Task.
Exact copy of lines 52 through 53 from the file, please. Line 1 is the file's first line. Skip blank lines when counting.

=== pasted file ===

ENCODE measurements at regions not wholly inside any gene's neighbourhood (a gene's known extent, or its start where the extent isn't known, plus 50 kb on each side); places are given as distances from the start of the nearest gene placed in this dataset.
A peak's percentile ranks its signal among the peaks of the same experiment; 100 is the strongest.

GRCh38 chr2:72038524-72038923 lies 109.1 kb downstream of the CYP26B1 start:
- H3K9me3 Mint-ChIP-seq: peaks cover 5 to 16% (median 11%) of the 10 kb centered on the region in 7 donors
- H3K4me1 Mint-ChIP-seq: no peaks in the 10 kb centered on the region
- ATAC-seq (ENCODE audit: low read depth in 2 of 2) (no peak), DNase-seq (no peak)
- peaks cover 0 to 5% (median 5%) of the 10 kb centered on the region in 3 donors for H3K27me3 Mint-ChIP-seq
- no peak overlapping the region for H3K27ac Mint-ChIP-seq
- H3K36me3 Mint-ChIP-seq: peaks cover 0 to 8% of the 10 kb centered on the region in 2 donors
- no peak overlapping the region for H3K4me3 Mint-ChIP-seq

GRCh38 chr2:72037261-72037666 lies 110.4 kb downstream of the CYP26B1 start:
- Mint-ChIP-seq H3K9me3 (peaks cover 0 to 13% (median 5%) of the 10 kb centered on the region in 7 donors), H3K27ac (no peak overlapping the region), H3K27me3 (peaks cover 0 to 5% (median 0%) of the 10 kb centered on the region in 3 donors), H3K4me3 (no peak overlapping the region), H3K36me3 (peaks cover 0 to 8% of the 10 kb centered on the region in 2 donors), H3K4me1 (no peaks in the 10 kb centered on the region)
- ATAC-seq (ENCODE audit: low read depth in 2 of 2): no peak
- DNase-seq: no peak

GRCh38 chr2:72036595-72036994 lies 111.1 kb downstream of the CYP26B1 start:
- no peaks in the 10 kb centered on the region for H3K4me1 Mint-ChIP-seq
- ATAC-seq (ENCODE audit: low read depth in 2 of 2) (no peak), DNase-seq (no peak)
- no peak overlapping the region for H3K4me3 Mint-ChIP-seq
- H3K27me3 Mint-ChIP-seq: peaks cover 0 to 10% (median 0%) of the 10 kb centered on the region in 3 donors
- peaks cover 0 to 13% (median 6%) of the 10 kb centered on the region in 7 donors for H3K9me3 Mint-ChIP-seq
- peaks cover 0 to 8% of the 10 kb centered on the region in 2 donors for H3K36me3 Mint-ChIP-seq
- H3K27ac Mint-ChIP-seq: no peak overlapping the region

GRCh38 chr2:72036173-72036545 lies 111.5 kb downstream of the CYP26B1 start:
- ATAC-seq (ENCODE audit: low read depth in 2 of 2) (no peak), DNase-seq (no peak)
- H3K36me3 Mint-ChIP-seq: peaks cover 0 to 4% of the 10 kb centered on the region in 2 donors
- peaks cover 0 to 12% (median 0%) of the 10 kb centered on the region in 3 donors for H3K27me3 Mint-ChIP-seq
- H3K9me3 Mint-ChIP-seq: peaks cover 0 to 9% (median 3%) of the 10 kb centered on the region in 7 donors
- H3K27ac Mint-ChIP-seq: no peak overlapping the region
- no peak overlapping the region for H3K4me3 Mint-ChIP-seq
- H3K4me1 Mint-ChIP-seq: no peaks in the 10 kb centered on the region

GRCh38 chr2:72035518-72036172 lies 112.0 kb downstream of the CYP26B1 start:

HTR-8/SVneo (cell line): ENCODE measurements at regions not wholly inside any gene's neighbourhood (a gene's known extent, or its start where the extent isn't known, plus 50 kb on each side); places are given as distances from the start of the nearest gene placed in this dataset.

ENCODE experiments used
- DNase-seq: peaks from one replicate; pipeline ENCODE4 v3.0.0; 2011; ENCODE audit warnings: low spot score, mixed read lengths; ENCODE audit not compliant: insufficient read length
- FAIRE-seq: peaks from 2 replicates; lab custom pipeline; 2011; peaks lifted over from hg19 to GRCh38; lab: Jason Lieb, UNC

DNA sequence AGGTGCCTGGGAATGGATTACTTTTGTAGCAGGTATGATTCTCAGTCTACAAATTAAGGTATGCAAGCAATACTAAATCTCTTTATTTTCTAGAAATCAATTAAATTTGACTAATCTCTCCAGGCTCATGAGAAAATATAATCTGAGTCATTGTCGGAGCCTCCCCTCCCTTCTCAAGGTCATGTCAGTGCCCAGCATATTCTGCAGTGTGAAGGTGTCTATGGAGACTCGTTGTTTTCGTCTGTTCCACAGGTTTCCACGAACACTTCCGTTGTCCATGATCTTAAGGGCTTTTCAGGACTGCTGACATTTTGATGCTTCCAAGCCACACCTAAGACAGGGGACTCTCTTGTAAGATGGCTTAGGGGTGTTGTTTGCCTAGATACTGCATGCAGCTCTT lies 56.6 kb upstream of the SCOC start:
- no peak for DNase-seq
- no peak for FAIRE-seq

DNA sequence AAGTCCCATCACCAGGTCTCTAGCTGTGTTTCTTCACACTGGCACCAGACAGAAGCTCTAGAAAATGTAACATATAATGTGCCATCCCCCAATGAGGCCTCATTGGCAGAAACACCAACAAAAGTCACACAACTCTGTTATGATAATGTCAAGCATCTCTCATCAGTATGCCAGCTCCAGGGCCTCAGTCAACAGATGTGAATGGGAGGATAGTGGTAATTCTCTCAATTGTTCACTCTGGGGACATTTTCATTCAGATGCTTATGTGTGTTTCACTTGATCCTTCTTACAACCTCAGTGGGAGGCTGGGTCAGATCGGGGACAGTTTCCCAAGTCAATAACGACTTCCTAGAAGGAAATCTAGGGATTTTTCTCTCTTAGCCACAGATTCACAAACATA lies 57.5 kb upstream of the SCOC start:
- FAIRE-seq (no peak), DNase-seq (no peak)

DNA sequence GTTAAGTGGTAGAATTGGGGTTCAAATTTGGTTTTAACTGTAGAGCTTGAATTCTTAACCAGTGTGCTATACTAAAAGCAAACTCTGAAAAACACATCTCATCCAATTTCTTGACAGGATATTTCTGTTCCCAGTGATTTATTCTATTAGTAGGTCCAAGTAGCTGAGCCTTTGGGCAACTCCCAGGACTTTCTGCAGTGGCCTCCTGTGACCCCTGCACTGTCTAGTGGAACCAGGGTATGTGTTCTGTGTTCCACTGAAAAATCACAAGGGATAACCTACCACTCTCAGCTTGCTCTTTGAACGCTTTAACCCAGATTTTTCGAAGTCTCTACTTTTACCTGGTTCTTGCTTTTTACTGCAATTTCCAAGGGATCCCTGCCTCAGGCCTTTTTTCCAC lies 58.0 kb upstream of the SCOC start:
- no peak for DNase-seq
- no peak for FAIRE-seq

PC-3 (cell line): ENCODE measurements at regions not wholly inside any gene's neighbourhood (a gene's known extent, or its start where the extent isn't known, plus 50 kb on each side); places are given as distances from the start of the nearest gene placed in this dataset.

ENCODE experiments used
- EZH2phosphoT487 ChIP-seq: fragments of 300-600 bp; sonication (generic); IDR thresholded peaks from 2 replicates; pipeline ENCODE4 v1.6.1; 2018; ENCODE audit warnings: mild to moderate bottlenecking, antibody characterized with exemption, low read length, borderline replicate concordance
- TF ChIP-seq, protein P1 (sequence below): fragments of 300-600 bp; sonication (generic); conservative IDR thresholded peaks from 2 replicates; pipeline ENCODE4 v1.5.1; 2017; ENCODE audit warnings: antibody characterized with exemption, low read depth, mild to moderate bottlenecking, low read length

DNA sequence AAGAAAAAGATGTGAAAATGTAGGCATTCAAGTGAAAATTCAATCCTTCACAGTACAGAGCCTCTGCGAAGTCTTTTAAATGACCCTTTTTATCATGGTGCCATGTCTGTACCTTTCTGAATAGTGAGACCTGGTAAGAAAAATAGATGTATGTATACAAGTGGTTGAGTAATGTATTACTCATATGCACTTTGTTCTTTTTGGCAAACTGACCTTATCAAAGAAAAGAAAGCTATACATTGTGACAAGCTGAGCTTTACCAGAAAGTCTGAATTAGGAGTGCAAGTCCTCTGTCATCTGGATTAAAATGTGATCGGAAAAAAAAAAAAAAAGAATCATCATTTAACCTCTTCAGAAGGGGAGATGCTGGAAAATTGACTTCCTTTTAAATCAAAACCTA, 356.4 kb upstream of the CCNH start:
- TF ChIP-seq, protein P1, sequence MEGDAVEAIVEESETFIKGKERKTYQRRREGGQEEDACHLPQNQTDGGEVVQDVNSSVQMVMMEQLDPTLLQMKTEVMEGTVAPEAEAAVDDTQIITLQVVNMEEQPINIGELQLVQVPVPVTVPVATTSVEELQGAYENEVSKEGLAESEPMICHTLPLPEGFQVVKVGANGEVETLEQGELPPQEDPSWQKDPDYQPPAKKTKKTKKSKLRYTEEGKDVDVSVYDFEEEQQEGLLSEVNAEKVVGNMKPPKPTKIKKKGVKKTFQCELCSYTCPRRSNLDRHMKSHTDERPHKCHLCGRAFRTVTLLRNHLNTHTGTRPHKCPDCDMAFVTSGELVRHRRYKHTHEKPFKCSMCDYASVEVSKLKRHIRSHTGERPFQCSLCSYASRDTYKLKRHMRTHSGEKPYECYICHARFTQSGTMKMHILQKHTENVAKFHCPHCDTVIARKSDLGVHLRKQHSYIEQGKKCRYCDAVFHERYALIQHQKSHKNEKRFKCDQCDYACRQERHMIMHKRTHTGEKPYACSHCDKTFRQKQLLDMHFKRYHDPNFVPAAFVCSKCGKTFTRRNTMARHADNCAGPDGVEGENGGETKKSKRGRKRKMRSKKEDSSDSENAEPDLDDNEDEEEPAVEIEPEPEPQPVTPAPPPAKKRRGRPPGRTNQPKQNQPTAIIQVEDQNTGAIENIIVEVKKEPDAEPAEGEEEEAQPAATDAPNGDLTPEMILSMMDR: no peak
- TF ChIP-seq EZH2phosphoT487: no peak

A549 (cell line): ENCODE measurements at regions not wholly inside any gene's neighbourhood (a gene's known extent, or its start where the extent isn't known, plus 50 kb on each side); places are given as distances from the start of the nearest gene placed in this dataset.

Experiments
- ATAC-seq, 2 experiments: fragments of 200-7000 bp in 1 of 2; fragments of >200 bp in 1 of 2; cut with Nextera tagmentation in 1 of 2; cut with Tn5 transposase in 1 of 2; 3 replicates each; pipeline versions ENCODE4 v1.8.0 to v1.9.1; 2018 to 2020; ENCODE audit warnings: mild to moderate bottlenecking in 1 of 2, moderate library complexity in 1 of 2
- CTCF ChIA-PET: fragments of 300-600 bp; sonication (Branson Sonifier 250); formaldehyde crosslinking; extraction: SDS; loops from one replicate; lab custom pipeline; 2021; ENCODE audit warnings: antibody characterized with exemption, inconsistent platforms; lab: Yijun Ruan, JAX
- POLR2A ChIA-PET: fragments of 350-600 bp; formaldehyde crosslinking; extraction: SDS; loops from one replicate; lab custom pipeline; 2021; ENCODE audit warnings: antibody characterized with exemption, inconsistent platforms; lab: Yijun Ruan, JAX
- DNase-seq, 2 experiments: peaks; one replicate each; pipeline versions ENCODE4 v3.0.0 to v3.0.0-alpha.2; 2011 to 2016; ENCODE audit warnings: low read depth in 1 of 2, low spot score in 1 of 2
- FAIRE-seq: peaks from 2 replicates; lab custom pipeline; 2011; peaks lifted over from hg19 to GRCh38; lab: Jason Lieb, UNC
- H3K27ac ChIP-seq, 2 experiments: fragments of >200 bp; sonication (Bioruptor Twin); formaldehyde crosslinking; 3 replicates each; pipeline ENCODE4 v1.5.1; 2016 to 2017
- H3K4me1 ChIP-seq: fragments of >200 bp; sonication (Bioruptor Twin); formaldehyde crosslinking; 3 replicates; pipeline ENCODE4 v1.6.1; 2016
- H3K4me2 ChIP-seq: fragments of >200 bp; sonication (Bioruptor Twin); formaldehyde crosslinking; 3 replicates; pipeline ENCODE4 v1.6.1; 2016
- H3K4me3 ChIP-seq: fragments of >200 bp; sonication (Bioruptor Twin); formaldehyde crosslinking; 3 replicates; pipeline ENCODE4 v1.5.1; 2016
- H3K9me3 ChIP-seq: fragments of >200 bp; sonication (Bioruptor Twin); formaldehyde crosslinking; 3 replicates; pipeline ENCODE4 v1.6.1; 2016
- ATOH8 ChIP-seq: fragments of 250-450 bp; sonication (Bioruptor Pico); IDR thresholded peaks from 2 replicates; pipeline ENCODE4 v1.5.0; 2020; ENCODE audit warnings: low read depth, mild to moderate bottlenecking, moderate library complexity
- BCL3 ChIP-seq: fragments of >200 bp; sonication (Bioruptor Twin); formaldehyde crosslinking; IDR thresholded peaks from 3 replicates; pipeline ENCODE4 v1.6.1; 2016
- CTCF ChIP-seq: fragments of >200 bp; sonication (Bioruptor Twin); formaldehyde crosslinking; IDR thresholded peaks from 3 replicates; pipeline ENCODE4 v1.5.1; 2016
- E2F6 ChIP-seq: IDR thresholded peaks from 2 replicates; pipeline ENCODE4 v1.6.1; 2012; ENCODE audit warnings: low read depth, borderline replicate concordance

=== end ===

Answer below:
Experiments
- ATAC-seq, 2 experiments: fragments of 200-7000 bp in 1 of 2; fragments of >200 bp in 1 of 2; cut with Nextera tagmentation in 1 of 2; cut with Tn5 transposase in 1 of 2; 3 replicates each; pipeline versions ENCODE4 v1.8.0 to v1.9.1; 2018 to 2020; ENCODE audit warnings: mild to moderate bottlenecking in 1 of 2, moderate library complexity in 1 of 2